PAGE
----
Friday, April 29, 2011
The exhibitors are distributed around the charming village. Throughout the day, from 9:00 a.m. until sunset, drinks, homemade cakes, pizza and pasta will be served as well as local wines. A variety of other activities will be offered, including a visit to the nearby 7th-century necropolis; a flower arrangement demonstration by the Perugia Garden Club; a visit to the nearby Scarzuola Convent and grounds, listed as one of Italy's national gardens; and the presentation of a new book by a local author.
With the goal of raising money to build a community center complete with an industrial and a community hall, the Amici has produced Mozart's Cosi Fan Tutte, Rossini's Cenerentola and Eduardo de Filippo's Questi Fantasmi. Record crowds from around the world have been in attendance. Given the resounding success of these and other events organized by the Amici over the years, such as numerous candlelight dinners in the square, the forthcoming ARCHEOFLORA III event is expected to live up to Castel di Fiori's reputation as a cultural venue in Umbria. And what better way to spend a day out in a rural setting, off-the-beaten track but nonetheless fascina ting, surrounded by spring flowers?
To find out more about Castel di Fiori, ARCHEOFLORA III and how you might be able to contribute, contact Kip Keenan at 0763 837 063 or at 333 22 145 47 or find Castel di Fiori on Facebook.
Tuesday, April 19, 2011
Holy Week (Settimana Santa) in anticipation of Easter (Pasqua) this Sunday is underway in Rome. It will be a rather intense week leading up to Easter and events will be filled with many tourists and devout locals. If you are not put-off by a little overcrowding, Rome will definitely be a rewarding experience.
On Holy Thursday (Giovedi Santo) the Pope will lead two masses. At the first, called the Chrism Mass held in St. Peter's Basilica a 9:30 a.m., the traditional oils used throughout the year are blessed. The second mass, held at St. John Lateran, is later in the evening and is conducted in remembrance of the Last Supper. The Pope washes the feet of 12 of his priests to symbolize the theme of his office “not to be served, but to serve.” While all events taking place during Holy Week at the Vatican require tickets, you can enjoy the atmosphere as there will be hundreds of thousands of people from all over the world gathered in one location for one unified cause.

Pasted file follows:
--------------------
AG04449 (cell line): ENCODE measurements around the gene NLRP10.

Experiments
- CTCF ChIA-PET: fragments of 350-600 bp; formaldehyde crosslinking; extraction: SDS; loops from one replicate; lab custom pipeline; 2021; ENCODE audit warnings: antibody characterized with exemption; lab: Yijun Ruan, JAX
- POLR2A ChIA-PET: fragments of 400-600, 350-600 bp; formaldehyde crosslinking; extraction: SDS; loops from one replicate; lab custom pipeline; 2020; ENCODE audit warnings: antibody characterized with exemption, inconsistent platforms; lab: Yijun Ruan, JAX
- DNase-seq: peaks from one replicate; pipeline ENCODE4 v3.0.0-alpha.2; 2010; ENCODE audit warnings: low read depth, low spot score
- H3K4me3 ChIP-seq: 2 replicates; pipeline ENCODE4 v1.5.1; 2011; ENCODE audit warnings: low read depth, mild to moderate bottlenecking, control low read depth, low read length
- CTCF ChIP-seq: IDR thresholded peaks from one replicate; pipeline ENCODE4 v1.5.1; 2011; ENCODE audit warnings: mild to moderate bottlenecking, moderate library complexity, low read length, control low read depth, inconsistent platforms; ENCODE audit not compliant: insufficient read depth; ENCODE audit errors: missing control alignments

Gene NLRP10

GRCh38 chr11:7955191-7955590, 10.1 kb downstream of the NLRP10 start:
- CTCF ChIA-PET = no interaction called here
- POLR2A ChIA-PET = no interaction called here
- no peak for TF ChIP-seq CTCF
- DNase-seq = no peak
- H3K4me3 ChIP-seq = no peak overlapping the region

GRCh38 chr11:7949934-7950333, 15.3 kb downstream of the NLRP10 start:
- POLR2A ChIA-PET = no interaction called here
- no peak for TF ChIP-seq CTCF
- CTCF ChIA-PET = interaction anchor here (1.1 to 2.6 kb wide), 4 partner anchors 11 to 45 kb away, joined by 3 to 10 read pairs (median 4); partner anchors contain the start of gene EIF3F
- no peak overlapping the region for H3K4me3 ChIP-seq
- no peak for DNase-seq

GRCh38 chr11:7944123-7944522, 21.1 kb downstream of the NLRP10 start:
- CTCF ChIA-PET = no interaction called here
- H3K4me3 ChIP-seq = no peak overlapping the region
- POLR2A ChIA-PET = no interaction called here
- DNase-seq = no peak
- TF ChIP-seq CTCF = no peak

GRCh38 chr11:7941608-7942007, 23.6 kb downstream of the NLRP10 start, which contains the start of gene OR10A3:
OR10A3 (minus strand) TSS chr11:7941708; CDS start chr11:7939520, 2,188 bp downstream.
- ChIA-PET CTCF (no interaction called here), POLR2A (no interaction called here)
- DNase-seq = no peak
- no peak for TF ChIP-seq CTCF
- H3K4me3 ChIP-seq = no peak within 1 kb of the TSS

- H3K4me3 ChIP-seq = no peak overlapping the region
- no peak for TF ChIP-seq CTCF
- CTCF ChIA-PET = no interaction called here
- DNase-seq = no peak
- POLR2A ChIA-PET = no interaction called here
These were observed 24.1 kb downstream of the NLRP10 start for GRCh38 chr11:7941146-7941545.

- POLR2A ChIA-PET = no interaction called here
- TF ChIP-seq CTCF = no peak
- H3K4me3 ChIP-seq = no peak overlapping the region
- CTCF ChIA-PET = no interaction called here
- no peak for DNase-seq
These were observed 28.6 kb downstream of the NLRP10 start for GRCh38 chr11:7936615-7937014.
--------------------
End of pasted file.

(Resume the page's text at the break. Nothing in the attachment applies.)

Holy Friday will be a sight for those who have never witnessed a Good Friday Roman-style. All statues and crosses within Roman churches are covered in purple or black cloth up through Easter Sunday. Via Crucis (the Way of the Cross) is procession led by the Pope from the Colosseum to the Palatine Hill where pilgrims carry the cross to each of 14 stations symbolizing the passion and death of Christ.
Because on Easter Sunday, many of the city's residents and visitors will be in church, you can take advantage and explore open, public sites such as Trevi Fountain and the Spanish Steps. The Pope will be leads 10:15 a.m. mass in St. Peter's Square. At noon, he delivers the ‘Urbi et Orbi’ message – ‘to the city and the world – from his balcony in which the Pope grants forgiveness to all Catholics. When all the blessings are dealt and the services are complete, people will be flocking to their favorite restaurants for a special feast with their families and loved ones.
The traditional Pasqua feast is the grand end to the end of Lent, including the absence of meat, and an ode to new life. The tables are decorated with fresh green flowers and ingredients. The dishes are complete with artichokes, asparagus, sun-dried tomatoes and of course a selection of stewed meats but traditionally it is lamb (most Italian dishes are traditionally based around meat so this long, meatless period is usually a struggle for them).